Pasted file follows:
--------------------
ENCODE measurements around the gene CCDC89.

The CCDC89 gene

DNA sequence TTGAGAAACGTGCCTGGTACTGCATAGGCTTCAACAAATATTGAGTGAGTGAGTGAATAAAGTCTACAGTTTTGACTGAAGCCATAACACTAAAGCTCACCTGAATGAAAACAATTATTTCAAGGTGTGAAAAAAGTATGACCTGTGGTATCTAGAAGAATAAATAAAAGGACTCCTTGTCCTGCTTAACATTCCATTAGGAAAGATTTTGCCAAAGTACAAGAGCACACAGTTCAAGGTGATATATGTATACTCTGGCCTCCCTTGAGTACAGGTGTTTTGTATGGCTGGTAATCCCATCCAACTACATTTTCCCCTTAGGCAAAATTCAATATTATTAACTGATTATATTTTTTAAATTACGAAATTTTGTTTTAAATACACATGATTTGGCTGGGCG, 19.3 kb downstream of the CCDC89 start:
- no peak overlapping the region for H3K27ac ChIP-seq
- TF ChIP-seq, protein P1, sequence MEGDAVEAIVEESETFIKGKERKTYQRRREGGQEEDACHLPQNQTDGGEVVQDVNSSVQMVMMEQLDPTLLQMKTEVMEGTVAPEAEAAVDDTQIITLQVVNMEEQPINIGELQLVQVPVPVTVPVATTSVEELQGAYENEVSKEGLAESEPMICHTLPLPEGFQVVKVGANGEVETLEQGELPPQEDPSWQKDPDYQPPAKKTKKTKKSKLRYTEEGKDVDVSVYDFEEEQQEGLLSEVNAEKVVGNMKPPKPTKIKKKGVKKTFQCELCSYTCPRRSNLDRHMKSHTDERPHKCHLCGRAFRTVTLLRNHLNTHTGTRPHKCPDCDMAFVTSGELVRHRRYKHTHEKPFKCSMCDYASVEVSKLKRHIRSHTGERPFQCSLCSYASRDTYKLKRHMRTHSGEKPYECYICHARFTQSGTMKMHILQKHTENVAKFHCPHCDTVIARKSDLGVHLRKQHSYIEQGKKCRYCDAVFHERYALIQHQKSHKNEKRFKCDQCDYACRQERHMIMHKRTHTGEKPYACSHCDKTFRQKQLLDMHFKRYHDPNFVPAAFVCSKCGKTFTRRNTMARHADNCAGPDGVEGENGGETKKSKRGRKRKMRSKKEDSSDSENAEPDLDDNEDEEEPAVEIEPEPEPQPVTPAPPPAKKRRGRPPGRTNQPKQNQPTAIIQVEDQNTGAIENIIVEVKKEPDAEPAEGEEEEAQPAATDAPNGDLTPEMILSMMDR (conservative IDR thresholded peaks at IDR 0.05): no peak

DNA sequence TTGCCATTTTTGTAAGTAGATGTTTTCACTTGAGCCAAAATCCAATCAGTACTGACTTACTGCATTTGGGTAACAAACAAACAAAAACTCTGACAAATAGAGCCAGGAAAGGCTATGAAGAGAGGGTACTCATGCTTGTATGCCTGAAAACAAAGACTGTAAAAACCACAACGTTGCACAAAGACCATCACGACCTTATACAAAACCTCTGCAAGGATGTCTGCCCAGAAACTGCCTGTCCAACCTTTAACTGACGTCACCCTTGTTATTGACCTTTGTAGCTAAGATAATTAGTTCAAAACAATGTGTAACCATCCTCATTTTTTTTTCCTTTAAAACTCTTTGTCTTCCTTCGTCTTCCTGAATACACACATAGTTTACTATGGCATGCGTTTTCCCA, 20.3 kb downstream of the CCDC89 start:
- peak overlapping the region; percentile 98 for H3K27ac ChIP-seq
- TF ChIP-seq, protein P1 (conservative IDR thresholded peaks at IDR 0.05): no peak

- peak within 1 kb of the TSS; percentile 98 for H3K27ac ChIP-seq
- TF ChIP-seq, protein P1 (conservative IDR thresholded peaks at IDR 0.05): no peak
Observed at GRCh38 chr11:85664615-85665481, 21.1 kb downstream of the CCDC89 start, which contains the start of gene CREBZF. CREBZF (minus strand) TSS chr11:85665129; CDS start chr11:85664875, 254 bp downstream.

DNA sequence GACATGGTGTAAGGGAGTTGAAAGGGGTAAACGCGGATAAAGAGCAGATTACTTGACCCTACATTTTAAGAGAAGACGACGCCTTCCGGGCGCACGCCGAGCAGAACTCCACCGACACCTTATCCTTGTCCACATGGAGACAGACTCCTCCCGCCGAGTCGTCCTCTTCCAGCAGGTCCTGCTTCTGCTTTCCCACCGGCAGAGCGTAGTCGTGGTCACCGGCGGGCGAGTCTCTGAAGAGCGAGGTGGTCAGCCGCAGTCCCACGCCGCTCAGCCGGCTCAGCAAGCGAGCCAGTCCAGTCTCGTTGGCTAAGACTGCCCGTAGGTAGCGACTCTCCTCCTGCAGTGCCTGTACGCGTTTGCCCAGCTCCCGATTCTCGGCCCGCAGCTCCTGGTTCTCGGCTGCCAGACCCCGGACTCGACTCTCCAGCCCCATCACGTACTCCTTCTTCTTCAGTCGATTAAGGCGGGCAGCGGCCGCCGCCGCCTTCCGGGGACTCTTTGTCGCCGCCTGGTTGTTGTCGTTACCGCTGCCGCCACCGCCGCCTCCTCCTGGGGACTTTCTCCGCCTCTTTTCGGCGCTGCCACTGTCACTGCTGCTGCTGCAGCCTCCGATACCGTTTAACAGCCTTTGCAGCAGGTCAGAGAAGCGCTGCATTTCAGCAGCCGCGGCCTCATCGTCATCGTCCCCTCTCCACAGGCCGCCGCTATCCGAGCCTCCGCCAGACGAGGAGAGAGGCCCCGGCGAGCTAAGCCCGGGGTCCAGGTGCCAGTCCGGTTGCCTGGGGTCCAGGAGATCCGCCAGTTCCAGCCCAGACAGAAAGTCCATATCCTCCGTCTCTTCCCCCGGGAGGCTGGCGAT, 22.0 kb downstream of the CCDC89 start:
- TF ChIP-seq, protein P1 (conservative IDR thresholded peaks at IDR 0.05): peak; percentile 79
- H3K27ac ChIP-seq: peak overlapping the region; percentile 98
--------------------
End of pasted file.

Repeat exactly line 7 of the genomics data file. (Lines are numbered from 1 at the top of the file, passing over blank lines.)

- peak overlapping the region; percentile 98 for H3K27ac ChIP-seq